Today at WPR, we’re covering Mexico’s foreign policy under AMLO and the recently announced India-Middle East-Europe Corridor.
But first, here’s our take on today’s top story:
Niger: France will withdraw its remaining troops from Niger by the end of the year, President Emmanuel Macron said yesterday, while the country’s ambassador left the country yesterday. The move follows weeks of increasing tensions between France and the military leaders who seized power in a coup in Niger in late July. (New York Times)
Our Take: The erosion of France’s position in West Africa was the geopolitical equivalent of a Hemingway bankruptcy: It happened gradually, then suddenly. For the past three years, a series of coups in Mali and Burkina Faso gradually diminished France’s role as a security partner in the fight against armed Islamist groups in the Sahel region. In response, France pivoted its Sahel security strategy to Niger, with which it enjoyed better relations and more success on the ground.
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As such, the coup in Niger represented the sudden, final nail in the coffin for that strategy. Following the coup, France refused to engage with Niger’s military junta and said it would withdraw neither its troops nor its ambassador from the country. That position, however, became increasingly untenable, and Macron’s announcement yesterday signals a tacit acceptance on the part of France—and probably its Western allies—that the coup is not going to be reversed.
France will now be forced to rethink its entire approach to the Sahel and the broader West African region. In its engagement with regional governments over the past decade, Paris has largely failed to prioritize the strength of democratic institutions and good governance, necessary preconditions to long-term stability in the Sahel. Now, with the loss of its final staging ground for security operations in the region, France will have to rebuild its relationships from the foundations up.
France’s withdrawal also leaves security operations in the Sahel more broadly at an impasse. The juntas in Mali and Burkina Faso have had no success in countering armed Islamist groups that continue to gain ground, and there is no obvious alternative as an effective security partner.
The U.S. maintains some forces in Niger, but that presence is now tenuous at best and relied for its effectiveness in part on the presence of French forces on the ground. Russia had attempted to position the Wagner Group as just such an alternative, but the group’s fighters had found little success even before its future became uncertain in the aftermath of Yevgeny Prigozhin’s recent mutiny and subsequent death.
France’s decision to withdraw from Niger serves as an acknowledgement that a decade-long era of Western security engagement with the Sahel is over. The question now is: What comes next?
As columnist James Bosworth writes, Lopez Obrador, known as AMLO, spends weeks ignoring everything beyond Mexico’s borders and then punctuates his brief surges of foreign policy interest with symbolic anti-imperialist rhetoric rather than a strategic vision for achieving concrete policy outcomes. That lack of focus is why the Mexican president has seen many of his foreign policy sorties simply fall to the wayside.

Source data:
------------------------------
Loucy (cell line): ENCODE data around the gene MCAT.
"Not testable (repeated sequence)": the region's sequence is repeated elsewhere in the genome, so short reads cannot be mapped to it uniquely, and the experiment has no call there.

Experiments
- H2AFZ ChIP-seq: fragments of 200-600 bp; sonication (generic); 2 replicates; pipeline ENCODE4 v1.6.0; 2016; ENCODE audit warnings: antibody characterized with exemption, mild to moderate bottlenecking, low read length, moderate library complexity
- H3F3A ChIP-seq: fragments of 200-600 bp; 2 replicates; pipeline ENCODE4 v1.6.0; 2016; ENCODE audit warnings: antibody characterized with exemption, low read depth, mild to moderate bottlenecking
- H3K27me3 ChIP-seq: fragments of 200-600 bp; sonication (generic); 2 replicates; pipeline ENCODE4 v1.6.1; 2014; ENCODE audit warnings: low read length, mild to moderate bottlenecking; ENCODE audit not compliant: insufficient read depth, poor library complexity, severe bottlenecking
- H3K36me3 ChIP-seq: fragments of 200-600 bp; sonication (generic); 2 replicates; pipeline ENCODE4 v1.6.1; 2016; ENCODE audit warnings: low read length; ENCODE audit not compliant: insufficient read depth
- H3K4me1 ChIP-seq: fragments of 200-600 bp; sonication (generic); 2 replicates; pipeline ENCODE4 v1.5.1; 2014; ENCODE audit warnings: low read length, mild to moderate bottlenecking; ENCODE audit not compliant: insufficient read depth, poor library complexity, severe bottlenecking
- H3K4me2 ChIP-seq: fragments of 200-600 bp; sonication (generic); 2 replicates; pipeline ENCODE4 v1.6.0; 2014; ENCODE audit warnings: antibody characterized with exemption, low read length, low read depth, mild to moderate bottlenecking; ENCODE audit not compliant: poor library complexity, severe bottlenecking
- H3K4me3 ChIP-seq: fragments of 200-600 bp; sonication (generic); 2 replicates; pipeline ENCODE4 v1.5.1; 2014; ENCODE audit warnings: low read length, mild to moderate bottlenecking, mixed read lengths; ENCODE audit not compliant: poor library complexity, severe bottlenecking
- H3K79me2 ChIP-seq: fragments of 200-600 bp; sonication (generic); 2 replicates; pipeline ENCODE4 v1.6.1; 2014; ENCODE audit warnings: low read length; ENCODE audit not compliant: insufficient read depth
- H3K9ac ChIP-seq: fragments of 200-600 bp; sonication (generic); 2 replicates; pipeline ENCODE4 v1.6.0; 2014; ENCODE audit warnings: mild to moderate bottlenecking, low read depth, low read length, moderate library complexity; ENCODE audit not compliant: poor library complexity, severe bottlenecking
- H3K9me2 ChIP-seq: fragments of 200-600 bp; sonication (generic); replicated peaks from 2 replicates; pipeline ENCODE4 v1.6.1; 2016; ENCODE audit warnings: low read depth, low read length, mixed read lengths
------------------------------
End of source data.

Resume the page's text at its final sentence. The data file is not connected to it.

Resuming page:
For Washington and Brussels, the project represents an attempt to mold partnerships with states in South Asia and the Middle East in line with Western interests. For India, the UAE and Saudi Arabia, however, their participation in the project does not reflect a desire to choose sides amid an era of great power competition, Mohammed Soliman writes.
Question of the Day: From roughly 2000 up until 2022, which country was the biggest arms supplier to Southeast Asia?
Hundreds of demonstrators protested against the government in Accra, Ghana’s capital, over the weekend, amid an economic crisis that has seen the cost of living and unemployment skyrocket. In May, the IMF approved a $3 billion, three-year credit facility for Ghana to help stabilize its economy.
That bailout was necessitated by spiraling public debt due to a combination of global shocks, including the coronavirus pandemic and the war in Ukraine. But as Nana Ama Agyemang Asante wrote in May, the record levels of debt accumulation and, ultimately, economic collapse were exacerbated by a spending spree by the administration of President Nana Akufo-Addo.
May 26, 2023 | Ghana is facing its worst economic crisis in decades, driven by the mismanagement and corruption of Nana Akufo-Addo’s administration. Read more.
Costa Rican President Rodrigo Chaves will visit Panama’s Darien Gap—a vast stretch of jungle through which thousands of migrants pass each day—in an effort to contain a regional migrant crisis.
Although often overlooked in coverage of the migration crisis, Costa Rica has long been an attractive destination for migrants, refugees and asylum-seekers. In fact, the country was the fourth-largest recipient of new individual asylum applications in 2021, in part due to a surge in refugees from neighboring Nicaragua.
As Robert Looney wrote in May, however, that surge is pushing Costa Rica’s asylum system to the breaking point.
May 25, 2023 | Roughly 200,000 refugees have fled Nicaragua to Costa Rica in the past five years, fueling Central America’s “forgotten” migrant crisis. Read more.